Tuesday, March 24, 2009

USA Needs to Start Caring About International Competitions

Baseball was born in the United States. Yet, America cannot find the muscle to win world competitions. Is it lack of talent? Is it the lack of team cohesion? Or is it that the players just don’t care?

So, what’s the solution?

Recall the miracle on ice. USA defeated the unbeatable Red Machine from the USSR. The USA consisted of a passionate coach and college-age players. They wanted it.

Think American hotdog competitive eater Joey Chestnut. He beat the unstoppable Takeru Kobayashi. It deemed similar to the iceberg that took down the unsinkable Titanic. It was thought to be impossible.

America has the talent in every area, but it is the want in the athlete. They have to want to win.

USA basketball finally pulled a championship out in the past Olympics. Why? Because the players finally started giving a damn. They had the best players from the NBA. They had a college coach who cared if they won. So why should baseball be any different?

World baseball competitions have been friendly to very few. Japan, Cuba, and South Korea are always the best. The world event simply does not matter. Japan won back-to-back World Baseball Classics. They are the only team who has won the Classic. In 2006, USA did not place. In 2009, USA took fourth. Simply pathetic with the amount of talent on their team.

In 2000, minor league players in American went to the Olympics. Tommy Lasorda was named the manager of team USA. He managed them all the way to the title game. He put Milwaukee Brewers prospect (at the time) Ben Sheets on the mound against Cuba for the world title. Cuba was heavily favored in the championship vs. team USA. Sheets game out and pitched a gem. He pitched a three-hit complete game shutout to take the gold. Like USA and Duke Basketball coach Mike Krzyzewski, Lasorda cared about winning. After the win, Lasorda celebrated and said, “This is bigger than the World Series.”

Players need to put international competitions up on a pedestal like Lasorda did. They highly regard winning the World Series as they should. But, what is better than knowing you are the best in the world?

In 1980, the USA team went up against a hockey giant in the USSR. They won with college players. The US of A baseball team won gold in the Olympics with minor leaguers. Professional egos clash when they are together. Team USA looked like they got along pretty well during this year's WBC. But, they flat-out don't care if they win. It is more important that they remain healthy for their team. Minor leaguers not only want to get their name out there but they want to show their respective teams how much they deserve a shot to go pro. They are more about the team at their ages and for the most part do not have an ego because they are rookies.

America has so many of the world’s best baseball players. They have so much minor league talent. The minor leaguers have a lot to offer. Yet, a majority of fans will only watch the big name players. So, here’s the deal; put big names with small names. Mix and match. The eagerness of the minor leaguers may send them to a championship. It has worked for team USA in both hockey and baseball, but they go back to they system of putting the professional's out there. They need more team cohesion and that will be provided with less ego's and more love for the game.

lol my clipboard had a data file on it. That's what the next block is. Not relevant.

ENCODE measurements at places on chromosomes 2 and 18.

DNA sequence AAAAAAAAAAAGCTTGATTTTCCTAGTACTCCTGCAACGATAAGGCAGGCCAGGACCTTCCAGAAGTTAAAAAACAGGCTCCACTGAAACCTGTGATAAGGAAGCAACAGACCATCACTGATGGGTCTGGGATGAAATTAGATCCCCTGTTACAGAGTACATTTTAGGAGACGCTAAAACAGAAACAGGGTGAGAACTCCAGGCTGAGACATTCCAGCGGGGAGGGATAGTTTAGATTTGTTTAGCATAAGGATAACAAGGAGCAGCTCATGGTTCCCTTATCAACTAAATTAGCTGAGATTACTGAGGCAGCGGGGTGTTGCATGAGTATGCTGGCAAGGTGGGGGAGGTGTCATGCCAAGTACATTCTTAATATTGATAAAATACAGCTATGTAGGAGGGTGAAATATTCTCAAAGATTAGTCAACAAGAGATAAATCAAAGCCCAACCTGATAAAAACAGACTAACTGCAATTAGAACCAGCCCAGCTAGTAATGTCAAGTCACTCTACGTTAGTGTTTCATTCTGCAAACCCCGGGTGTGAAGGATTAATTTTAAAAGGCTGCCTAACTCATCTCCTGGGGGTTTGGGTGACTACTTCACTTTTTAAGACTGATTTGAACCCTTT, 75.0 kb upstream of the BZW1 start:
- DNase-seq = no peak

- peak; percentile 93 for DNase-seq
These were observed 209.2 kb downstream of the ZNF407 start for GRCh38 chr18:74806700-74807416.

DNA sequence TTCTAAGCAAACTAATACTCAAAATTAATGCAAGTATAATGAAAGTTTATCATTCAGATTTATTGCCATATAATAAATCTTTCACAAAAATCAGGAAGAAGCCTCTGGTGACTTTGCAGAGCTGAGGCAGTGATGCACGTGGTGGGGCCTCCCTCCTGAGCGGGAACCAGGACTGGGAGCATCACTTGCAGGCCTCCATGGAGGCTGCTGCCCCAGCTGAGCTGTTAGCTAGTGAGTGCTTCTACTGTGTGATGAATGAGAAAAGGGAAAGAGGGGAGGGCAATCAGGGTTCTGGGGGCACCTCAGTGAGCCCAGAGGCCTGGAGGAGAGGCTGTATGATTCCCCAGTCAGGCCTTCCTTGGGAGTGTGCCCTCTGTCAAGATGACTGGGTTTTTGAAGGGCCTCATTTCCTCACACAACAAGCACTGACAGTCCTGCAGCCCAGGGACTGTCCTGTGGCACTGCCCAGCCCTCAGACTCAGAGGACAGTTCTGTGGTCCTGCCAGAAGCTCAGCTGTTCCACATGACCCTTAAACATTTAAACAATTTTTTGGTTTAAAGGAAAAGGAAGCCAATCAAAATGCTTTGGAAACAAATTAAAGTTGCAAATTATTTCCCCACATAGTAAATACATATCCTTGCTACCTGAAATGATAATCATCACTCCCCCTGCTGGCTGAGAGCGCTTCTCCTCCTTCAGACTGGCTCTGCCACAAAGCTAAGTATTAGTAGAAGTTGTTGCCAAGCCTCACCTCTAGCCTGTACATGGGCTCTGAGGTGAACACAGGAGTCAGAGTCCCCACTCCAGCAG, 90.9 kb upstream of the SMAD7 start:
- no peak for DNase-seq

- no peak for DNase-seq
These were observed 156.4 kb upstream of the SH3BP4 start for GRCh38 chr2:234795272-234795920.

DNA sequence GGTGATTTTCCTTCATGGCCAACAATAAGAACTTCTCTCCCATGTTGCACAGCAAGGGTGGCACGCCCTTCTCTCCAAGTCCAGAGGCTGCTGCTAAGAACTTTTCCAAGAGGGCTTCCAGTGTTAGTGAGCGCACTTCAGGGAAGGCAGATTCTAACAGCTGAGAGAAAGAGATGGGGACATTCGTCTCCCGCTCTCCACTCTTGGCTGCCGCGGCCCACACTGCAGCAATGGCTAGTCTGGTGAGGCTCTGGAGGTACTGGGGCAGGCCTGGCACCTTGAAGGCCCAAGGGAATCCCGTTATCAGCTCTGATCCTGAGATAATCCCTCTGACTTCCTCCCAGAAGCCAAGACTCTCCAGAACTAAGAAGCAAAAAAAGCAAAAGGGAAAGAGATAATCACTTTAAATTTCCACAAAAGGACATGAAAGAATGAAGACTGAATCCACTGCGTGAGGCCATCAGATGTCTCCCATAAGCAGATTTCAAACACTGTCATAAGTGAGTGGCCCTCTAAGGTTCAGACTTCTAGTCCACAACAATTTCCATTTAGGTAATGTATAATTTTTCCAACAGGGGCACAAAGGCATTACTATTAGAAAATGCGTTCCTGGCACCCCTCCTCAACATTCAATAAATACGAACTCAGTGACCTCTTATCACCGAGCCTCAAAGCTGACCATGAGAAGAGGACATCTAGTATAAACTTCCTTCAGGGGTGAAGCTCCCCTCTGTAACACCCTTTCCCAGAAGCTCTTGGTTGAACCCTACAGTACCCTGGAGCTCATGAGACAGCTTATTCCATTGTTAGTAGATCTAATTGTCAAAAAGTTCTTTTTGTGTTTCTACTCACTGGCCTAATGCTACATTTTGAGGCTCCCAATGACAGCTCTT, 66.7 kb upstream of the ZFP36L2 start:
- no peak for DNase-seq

America is the land of opportunity. It is time for the USA to give themselves an opportunity. The economy is hurting and people are looking for any sense of national pride. Ballplayers need to start caring about the name USA on the front of their uniforms and not the name on the back. American's created this game. They marketed this game. They need to start working harder to show why America is the best place to play baseball.


  1. I agree with you on the point that "caring" is an issue with these types of events. I don't think it's that the U.S. players don't "care" - I'm sure they do. But it seems like, when the world is the stage, international players make it matter more.

    Personally, I'm not a fan of the WBC, and this is one of the reasons. Playing for your country's pride should be incredibly important, sure. But I don't think baseball fans, Americans especially, will take this thing seriously unless each nation fields its absolute BEST team. Then bragging rights for a true WORLD champion would truly be on the line. Just my take on it.

  2. Bud Selig said Sunday night that the USA needed to pick up the intensity with its WBC selection process and that in 2013, the players need to make a bigger commitment. I disagree somewhat. There is too much money, injuries, and other factors at stake for the U.S. to risk its finest players in the WBC and the major league owners and GMs will not see it any other way.

    Selig's attitude is that if the U.S. had its best players compete, they would win the WBC every single time, but who really cares at this point. Apparently not his players, who are fine settling for spring training and millions of dollars in bonuses and contracts each season.

    Until there is more incentive or, a total requirement (let's hope not), for players to compete in the WBC, I do not think players will take spring training off to compete. For now, we can only wait and watch the situation for another four years.